on Nov 23rd, 2009 in Strategy & Public Policy | 14 comments
 
We all know the Postal Service is going through rough times right now. Sometimes, when a situation is difficult, it’s useful to look to the past for perspective. Forty years ago today, there was no Postal Service (and no Office of Inspector General). The Post Office Department was 5 months away from an unprecedented strike, and 15 percent of the Postal Service’s FY 1969 revenues came from appropriations. Mail volume was 82 billion pieces. There were 739,002 employees and 43,220 post offices (including stations and branches).

Three years earlier, mail operations at the Chicago Post Office had broken down for three weeks leading to a backlog of 10 million pieces. Sixteen months earlier, the President’s Commission on Postal Operations, known as the Kappel Commission, had released its report (Click here for the first part of the report). The first line read “The United States Post Office faces a crisis.” The report described several problems:

  • Customers were dissatisfied with inconsistent mail service following a period of rapid volume growth. Moreover, the Post Office Department had little knowledge of what products its customers wanted.
  • Employees experienced antiquated personnel practices, poor working conditions in many facilities, and limited opportunities for training or advancement. More than 80 percent of employees started and ended their careers at the same grade level. Some opportunities required political connections. historical carrier
  • The system of supervision was inadequate with supervisors isolated from management decisions, and relations between labor and management were poor.
  • The Post Office operated at substantial deficits financed by the government, and there was a chronic shortage of funds for capital investment.
  • Productivity was low as “[in] most offices men and women lift[ed], haul[ed] and push[ed] mail sacks and boxes with little more mechanical assistance than the handcart available centuries ago.”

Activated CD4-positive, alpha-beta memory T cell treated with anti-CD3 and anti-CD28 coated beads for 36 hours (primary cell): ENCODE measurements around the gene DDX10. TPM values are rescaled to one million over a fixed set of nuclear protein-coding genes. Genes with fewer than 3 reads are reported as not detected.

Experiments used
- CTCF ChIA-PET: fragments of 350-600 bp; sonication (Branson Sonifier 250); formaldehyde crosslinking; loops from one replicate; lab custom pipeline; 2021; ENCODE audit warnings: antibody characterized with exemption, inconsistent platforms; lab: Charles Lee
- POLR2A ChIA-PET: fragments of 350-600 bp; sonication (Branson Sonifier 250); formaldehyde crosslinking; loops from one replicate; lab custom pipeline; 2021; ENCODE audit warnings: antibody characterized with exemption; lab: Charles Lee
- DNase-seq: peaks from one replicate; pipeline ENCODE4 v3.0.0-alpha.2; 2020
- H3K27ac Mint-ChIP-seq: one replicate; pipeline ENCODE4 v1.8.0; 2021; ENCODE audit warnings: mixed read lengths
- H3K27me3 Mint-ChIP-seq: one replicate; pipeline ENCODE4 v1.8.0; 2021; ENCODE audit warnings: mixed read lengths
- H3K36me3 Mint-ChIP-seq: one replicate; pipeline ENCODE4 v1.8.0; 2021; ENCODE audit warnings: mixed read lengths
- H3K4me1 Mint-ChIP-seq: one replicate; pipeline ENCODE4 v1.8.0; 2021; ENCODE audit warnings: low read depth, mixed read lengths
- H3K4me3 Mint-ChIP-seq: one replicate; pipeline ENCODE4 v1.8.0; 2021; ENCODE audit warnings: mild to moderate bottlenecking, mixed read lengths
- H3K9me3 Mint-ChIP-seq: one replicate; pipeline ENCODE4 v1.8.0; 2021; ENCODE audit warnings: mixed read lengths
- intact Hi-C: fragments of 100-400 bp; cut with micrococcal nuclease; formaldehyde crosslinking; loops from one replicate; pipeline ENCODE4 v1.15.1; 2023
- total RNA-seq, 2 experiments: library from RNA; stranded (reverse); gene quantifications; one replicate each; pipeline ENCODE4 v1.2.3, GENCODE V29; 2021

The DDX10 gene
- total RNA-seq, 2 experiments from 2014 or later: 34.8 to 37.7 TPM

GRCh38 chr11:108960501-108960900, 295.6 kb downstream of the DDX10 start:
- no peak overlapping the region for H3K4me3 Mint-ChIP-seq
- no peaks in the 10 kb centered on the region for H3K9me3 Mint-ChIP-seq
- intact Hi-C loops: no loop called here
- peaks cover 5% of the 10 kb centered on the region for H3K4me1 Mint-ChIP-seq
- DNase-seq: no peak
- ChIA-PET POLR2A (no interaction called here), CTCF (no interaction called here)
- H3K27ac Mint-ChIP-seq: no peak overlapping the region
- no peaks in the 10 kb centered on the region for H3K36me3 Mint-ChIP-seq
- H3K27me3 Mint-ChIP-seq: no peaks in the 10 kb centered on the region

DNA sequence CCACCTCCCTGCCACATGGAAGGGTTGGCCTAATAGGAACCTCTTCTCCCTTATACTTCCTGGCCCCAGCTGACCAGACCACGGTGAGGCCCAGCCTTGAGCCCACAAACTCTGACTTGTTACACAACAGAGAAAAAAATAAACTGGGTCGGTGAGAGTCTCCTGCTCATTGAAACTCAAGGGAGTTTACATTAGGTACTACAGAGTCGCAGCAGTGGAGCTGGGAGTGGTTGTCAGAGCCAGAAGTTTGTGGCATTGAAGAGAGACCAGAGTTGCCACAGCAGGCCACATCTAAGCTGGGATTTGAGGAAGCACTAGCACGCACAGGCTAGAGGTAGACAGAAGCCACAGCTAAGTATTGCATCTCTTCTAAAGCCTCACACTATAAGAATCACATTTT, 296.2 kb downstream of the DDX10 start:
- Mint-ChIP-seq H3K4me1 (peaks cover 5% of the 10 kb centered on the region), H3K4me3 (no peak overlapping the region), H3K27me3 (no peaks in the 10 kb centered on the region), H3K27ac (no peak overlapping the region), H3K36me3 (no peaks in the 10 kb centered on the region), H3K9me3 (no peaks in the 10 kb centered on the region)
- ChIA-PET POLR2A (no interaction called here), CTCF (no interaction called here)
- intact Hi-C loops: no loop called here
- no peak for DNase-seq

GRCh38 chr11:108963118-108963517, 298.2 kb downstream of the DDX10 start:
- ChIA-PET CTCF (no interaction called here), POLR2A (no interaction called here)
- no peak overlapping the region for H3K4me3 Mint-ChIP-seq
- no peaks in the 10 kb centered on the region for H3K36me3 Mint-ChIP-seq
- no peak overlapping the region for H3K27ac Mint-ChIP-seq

• Pricing was based on inaccurate cost systems, and the rates were set by Congress.
historical workers

The Kappel Commission diagnosed all of these problems as manifestations of a single root trouble: Management had no authority to manage. Their proposed solution was a government corporation.

The Postal Reorganization Act of 1970 (PRA) became law the August following the strike. The PRA did not include all the Kappel Commission’s recommendations, but they were highly influential. The Post Office emerged as a new, much more independent Postal Service.

 

historical mailroom

Are there any lessons for today in the problems of 40 years ago? Postal operations were losing more money in 1969, but volume was growing. Are prospects better or worse today? What will future commentators say about the Postal Service 40 years from now?

This topic is hosted by the OIG's Risk Analysis Research Center (RARC)

14 Comments

Well, there was not a Board of Governors either...

So, last week, when Julie was passing out the annual
report, and the elephant in the room turned a very
deep shade of 3.8 red, on a scale of 4, how did the
crumpets and coffee taste?

The results of which reflected strategic cost saving initiatives, and a significant compliment
reduction, but, the economically driven mail volume
results.

Which, in my humble opinion were conceivably less worse than our economic indicators would reflect.